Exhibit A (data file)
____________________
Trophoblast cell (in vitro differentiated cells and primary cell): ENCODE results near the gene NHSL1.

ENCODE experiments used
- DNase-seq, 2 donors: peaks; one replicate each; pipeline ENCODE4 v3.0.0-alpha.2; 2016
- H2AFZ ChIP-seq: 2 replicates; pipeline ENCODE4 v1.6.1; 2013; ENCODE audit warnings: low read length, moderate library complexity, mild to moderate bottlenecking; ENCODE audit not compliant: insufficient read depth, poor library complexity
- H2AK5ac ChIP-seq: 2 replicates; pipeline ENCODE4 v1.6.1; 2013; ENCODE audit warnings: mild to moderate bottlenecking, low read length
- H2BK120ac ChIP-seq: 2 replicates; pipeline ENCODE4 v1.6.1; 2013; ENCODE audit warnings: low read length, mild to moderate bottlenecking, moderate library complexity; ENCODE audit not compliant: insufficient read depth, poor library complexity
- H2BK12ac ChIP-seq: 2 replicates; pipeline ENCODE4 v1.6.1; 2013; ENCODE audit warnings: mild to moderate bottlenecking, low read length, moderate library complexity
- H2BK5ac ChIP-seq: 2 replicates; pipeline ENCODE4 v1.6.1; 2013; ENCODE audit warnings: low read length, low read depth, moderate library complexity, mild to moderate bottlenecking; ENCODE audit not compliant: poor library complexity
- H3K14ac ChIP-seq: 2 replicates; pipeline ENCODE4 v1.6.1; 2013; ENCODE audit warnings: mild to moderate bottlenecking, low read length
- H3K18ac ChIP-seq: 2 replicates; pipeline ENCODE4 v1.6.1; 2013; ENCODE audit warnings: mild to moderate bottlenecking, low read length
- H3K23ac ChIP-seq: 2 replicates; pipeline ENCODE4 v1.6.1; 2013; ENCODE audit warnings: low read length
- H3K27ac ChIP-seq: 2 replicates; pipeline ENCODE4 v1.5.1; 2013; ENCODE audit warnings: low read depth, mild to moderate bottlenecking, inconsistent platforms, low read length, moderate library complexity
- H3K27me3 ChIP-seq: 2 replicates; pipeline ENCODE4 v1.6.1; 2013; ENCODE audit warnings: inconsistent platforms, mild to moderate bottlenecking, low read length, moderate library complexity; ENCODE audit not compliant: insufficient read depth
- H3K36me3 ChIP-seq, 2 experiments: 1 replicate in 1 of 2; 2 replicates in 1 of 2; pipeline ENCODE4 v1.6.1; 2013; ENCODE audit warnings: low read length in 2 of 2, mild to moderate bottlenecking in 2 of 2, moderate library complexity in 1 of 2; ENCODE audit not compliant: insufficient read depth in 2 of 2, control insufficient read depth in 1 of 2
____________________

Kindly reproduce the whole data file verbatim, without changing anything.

Trophoblast cell (in vitro differentiated cells and primary cell): ENCODE results near the gene NHSL1.

ENCODE experiments used
- DNase-seq, 2 donors: peaks; one replicate each; pipeline ENCODE4 v3.0.0-alpha.2; 2016
- H2AFZ ChIP-seq: 2 replicates; pipeline ENCODE4 v1.6.1; 2013; ENCODE audit warnings: low read length, moderate library complexity, mild to moderate bottlenecking; ENCODE audit not compliant: insufficient read depth, poor library complexity
- H2AK5ac ChIP-seq: 2 replicates; pipeline ENCODE4 v1.6.1; 2013; ENCODE audit warnings: mild to moderate bottlenecking, low read length
- H2BK120ac ChIP-seq: 2 replicates; pipeline ENCODE4 v1.6.1; 2013; ENCODE audit warnings: low read length, mild to moderate bottlenecking, moderate library complexity; ENCODE audit not compliant: insufficient read depth, poor library complexity
- H2BK12ac ChIP-seq: 2 replicates; pipeline ENCODE4 v1.6.1; 2013; ENCODE audit warnings: mild to moderate bottlenecking, low read length, moderate library complexity
- H2BK5ac ChIP-seq: 2 replicates; pipeline ENCODE4 v1.6.1; 2013; ENCODE audit warnings: low read length, low read depth, moderate library complexity, mild to moderate bottlenecking; ENCODE audit not compliant: poor library complexity
- H3K14ac ChIP-seq: 2 replicates; pipeline ENCODE4 v1.6.1; 2013; ENCODE audit warnings: mild to moderate bottlenecking, low read length
- H3K18ac ChIP-seq: 2 replicates; pipeline ENCODE4 v1.6.1; 2013; ENCODE audit warnings: mild to moderate bottlenecking, low read length
- H3K23ac ChIP-seq: 2 replicates; pipeline ENCODE4 v1.6.1; 2013; ENCODE audit warnings: low read length
- H3K27ac ChIP-seq: 2 replicates; pipeline ENCODE4 v1.5.1; 2013; ENCODE audit warnings: low read depth, mild to moderate bottlenecking, inconsistent platforms, low read length, moderate library complexity
- H3K27me3 ChIP-seq: 2 replicates; pipeline ENCODE4 v1.6.1; 2013; ENCODE audit warnings: inconsistent platforms, mild to moderate bottlenecking, low read length, moderate library complexity; ENCODE audit not compliant: insufficient read depth
- H3K36me3 ChIP-seq, 2 experiments: 1 replicate in 1 of 2; 2 replicates in 1 of 2; pipeline ENCODE4 v1.6.1; 2013; ENCODE audit warnings: low read length in 2 of 2, mild to moderate bottlenecking in 2 of 2, moderate library complexity in 1 of 2; ENCODE audit not compliant: insufficient read depth in 2 of 2, control insufficient read depth in 1 of 2